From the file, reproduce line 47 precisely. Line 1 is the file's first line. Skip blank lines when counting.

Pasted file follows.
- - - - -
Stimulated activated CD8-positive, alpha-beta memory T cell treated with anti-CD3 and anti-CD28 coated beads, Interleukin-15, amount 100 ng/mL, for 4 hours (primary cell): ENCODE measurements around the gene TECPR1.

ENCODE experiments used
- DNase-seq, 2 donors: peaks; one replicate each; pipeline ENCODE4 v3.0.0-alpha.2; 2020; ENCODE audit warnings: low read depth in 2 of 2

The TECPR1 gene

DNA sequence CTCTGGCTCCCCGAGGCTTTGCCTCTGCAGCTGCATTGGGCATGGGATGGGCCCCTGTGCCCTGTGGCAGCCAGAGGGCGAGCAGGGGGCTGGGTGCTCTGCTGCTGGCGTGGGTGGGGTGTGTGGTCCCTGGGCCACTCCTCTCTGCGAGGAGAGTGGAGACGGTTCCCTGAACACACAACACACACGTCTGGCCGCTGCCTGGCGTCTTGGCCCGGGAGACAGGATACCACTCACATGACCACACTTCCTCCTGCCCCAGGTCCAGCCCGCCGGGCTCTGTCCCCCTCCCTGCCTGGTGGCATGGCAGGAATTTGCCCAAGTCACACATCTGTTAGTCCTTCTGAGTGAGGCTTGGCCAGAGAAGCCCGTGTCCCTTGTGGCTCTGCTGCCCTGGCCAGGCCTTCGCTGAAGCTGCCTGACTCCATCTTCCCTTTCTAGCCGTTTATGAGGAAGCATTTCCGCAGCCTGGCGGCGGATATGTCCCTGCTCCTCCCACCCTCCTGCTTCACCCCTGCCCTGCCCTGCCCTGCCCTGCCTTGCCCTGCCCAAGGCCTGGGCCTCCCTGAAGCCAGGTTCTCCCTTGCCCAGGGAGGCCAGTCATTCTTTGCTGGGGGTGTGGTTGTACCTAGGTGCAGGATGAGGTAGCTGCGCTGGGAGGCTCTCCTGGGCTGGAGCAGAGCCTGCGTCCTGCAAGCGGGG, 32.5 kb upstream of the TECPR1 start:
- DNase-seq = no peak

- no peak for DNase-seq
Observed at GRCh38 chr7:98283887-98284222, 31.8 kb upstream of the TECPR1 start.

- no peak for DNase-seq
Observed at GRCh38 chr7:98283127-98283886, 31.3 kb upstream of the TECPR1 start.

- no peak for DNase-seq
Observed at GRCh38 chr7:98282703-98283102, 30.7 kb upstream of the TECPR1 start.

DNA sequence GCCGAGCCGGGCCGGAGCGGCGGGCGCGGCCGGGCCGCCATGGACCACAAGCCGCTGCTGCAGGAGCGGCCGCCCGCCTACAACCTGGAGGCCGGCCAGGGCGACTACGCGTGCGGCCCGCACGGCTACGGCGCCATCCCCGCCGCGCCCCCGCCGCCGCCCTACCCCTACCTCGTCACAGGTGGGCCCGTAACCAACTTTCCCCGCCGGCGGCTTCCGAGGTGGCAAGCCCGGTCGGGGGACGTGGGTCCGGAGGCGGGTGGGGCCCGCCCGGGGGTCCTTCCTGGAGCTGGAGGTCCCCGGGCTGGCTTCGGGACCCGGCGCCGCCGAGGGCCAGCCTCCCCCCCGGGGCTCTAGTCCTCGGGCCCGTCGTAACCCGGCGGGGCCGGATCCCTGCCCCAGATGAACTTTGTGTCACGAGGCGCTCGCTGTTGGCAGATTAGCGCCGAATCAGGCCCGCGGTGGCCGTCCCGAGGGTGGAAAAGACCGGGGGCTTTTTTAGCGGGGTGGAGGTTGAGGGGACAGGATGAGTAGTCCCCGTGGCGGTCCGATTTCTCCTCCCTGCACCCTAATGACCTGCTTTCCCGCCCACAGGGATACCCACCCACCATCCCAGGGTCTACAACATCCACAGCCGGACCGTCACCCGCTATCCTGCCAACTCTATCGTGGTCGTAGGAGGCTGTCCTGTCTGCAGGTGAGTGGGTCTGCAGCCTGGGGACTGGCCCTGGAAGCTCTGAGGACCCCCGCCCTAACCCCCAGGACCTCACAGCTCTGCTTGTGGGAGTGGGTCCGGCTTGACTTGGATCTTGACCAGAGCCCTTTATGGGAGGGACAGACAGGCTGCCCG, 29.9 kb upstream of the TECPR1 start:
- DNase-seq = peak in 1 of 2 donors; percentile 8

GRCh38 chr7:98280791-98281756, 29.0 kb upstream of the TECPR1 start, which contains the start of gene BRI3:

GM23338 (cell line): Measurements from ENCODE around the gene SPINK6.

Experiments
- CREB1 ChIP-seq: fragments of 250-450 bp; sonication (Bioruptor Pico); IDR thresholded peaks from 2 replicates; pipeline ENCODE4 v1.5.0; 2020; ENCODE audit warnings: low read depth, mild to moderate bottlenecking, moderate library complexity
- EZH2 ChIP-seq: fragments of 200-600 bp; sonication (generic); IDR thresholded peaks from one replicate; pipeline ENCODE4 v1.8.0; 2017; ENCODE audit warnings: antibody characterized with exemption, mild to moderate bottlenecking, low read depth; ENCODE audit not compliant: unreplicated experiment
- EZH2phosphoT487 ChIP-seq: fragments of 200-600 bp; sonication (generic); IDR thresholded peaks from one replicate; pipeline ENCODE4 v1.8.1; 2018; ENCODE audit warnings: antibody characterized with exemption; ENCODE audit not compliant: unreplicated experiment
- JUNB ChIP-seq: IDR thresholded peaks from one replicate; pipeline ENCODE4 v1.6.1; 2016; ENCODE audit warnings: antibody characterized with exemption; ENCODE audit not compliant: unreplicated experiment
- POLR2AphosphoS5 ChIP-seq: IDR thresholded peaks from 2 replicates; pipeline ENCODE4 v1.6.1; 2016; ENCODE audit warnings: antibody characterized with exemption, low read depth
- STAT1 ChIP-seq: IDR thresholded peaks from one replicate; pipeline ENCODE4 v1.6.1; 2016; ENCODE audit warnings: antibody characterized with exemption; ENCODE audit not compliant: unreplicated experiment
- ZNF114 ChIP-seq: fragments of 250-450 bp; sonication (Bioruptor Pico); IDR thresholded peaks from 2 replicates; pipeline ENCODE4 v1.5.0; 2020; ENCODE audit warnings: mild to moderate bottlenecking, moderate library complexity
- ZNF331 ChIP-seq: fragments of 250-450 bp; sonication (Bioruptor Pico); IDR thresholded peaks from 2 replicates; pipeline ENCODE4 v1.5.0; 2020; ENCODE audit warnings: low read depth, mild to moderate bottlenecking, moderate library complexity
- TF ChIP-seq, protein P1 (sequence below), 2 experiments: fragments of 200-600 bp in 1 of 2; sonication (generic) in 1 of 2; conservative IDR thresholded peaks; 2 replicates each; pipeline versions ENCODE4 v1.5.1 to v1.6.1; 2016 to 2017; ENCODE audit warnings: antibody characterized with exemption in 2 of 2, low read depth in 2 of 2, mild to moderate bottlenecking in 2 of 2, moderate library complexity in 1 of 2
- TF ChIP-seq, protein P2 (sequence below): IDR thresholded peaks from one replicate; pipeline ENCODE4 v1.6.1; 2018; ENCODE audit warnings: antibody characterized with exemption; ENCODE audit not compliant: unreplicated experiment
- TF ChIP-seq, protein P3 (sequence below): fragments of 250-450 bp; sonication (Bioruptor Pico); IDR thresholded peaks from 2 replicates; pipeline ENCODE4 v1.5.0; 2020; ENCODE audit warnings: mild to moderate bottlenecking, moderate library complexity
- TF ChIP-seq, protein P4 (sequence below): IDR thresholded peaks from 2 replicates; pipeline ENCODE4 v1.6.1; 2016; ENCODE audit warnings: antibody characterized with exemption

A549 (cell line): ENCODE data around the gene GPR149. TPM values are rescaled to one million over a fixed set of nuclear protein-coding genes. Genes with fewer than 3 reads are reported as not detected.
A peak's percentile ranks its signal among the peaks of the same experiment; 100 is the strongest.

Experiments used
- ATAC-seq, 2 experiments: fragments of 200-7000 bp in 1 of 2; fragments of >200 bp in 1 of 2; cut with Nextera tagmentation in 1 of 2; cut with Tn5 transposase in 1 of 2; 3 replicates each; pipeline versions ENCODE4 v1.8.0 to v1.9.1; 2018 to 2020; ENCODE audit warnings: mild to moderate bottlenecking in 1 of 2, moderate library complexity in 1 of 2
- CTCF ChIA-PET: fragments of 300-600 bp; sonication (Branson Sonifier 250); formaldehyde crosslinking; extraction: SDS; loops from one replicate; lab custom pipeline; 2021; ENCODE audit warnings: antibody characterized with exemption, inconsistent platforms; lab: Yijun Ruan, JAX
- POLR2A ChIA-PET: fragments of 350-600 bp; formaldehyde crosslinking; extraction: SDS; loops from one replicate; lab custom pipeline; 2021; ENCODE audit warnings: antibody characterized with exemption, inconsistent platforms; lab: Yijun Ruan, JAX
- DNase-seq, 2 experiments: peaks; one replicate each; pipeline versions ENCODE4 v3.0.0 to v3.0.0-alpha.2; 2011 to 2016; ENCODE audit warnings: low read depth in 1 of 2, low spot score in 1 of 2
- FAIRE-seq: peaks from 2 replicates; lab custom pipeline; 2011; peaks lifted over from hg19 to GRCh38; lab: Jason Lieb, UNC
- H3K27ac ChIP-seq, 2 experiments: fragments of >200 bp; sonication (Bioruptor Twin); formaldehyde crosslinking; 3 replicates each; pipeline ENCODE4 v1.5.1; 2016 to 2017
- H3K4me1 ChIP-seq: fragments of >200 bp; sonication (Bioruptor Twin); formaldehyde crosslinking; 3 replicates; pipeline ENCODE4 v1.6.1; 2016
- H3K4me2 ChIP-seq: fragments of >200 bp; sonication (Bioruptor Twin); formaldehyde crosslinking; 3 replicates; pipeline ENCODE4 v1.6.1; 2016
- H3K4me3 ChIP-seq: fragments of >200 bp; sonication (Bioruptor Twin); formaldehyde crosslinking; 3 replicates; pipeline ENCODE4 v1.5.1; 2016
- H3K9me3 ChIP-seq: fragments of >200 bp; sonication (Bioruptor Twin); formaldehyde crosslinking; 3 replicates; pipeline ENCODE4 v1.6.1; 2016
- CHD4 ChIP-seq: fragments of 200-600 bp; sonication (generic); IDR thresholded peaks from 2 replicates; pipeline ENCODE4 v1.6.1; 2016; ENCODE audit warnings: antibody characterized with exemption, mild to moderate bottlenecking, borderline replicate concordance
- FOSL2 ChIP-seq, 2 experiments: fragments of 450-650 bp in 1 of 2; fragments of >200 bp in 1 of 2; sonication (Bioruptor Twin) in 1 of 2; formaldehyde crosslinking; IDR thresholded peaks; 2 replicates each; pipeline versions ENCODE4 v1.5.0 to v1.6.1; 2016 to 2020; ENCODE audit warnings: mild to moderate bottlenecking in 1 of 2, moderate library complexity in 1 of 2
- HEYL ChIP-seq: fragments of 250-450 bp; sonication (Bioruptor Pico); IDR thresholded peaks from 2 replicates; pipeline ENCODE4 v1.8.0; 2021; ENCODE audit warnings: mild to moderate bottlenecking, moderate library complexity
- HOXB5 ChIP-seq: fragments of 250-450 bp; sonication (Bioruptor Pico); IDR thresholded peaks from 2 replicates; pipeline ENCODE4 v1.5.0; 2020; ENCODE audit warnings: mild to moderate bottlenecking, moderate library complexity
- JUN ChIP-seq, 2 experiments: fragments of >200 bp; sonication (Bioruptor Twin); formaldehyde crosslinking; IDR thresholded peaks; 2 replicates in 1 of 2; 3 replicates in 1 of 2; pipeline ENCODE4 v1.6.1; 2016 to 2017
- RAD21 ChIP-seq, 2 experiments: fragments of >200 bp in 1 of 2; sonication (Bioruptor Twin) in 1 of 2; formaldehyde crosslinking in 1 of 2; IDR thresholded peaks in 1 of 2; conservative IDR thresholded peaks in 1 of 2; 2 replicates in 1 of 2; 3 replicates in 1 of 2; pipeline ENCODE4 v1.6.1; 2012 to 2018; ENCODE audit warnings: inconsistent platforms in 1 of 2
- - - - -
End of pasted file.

- JUN ChIP-seq, 2 experiments: fragments of >200 bp; sonication (Bioruptor Twin); formaldehyde crosslinking; IDR thresholded peaks; 2 replicates in 1 of 2; 3 replicates in 1 of 2; pipeline ENCODE4 v1.6.1; 2016 to 2017